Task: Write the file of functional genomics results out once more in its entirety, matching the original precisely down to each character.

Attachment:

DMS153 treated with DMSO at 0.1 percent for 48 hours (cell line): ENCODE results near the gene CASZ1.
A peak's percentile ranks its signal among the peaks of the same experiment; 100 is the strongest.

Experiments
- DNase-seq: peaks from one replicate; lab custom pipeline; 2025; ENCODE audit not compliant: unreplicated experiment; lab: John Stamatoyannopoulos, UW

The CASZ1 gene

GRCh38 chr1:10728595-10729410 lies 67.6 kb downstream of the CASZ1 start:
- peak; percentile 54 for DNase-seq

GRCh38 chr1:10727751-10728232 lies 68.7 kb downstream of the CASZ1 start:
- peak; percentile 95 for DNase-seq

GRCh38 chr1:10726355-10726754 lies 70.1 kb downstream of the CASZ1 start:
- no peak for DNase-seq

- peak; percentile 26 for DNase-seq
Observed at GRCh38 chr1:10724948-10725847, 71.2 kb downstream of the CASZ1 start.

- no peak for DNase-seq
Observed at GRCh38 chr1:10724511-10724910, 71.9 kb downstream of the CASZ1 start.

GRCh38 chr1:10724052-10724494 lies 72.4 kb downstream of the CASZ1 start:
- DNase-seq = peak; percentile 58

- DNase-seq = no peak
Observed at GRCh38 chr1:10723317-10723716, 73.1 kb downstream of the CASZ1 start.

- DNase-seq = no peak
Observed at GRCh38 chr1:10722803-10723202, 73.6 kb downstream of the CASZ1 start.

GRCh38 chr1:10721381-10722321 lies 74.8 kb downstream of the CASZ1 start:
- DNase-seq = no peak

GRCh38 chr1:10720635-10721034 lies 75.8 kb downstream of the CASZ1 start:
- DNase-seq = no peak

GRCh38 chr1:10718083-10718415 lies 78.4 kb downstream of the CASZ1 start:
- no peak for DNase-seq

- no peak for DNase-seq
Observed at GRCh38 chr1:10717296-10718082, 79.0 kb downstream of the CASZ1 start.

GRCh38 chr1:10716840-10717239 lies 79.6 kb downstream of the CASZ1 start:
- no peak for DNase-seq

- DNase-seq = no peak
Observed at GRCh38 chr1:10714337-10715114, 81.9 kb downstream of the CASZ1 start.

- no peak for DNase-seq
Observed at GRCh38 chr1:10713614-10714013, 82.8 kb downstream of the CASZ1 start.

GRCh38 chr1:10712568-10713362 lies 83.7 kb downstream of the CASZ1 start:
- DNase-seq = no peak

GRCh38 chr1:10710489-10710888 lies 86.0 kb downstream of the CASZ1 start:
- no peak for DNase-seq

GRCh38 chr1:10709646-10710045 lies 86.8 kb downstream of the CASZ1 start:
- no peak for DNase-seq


DMS153 treated with DMSO at 0.1 percent for 48 hours (cell line): ENCODE results near the gene CASZ1.
A peak's percentile ranks its signal among the peaks of the same experiment; 100 is the strongest.

Experiments
- DNase-seq: peaks from one replicate; lab custom pipeline; 2025; ENCODE audit not compliant: unreplicated experiment; lab: John Stamatoyannopoulos, UW

The CASZ1 gene

GRCh38 chr1:10728595-10729410 lies 67.6 kb downstream of the CASZ1 start:
- peak; percentile 54 for DNase-seq

GRCh38 chr1:10727751-10728232 lies 68.7 kb downstream of the CASZ1 start:
- peak; percentile 95 for DNase-seq

GRCh38 chr1:10726355-10726754 lies 70.1 kb downstream of the CASZ1 start:
- no peak for DNase-seq

- peak; percentile 26 for DNase-seq
Observed at GRCh38 chr1:10724948-10725847, 71.2 kb downstream of the CASZ1 start.

- no peak for DNase-seq
Observed at GRCh38 chr1:10724511-10724910, 71.9 kb downstream of the CASZ1 start.

GRCh38 chr1:10724052-10724494 lies 72.4 kb downstream of the CASZ1 start:
- DNase-seq = peak; percentile 58

- DNase-seq = no peak
Observed at GRCh38 chr1:10723317-10723716, 73.1 kb downstream of the CASZ1 start.

- DNase-seq = no peak
Observed at GRCh38 chr1:10722803-10723202, 73.6 kb downstream of the CASZ1 start.

GRCh38 chr1:10721381-10722321 lies 74.8 kb downstream of the CASZ1 start:
- DNase-seq = no peak

GRCh38 chr1:10720635-10721034 lies 75.8 kb downstream of the CASZ1 start:
- DNase-seq = no peak

GRCh38 chr1:10718083-10718415 lies 78.4 kb downstream of the CASZ1 start:
- no peak for DNase-seq

- no peak for DNase-seq
Observed at GRCh38 chr1:10717296-10718082, 79.0 kb downstream of the CASZ1 start.

GRCh38 chr1:10716840-10717239 lies 79.6 kb downstream of the CASZ1 start:
- no peak for DNase-seq

- DNase-seq = no peak
Observed at GRCh38 chr1:10714337-10715114, 81.9 kb downstream of the CASZ1 start.

- no peak for DNase-seq
Observed at GRCh38 chr1:10713614-10714013, 82.8 kb downstream of the CASZ1 start.

GRCh38 chr1:10712568-10713362 lies 83.7 kb downstream of the CASZ1 start:
- DNase-seq = no peak

GRCh38 chr1:10710489-10710888 lies 86.0 kb downstream of the CASZ1 start:
- no peak for DNase-seq

GRCh38 chr1:10709646-10710045 lies 86.8 kb downstream of the CASZ1 start:
- no peak for DNase-seq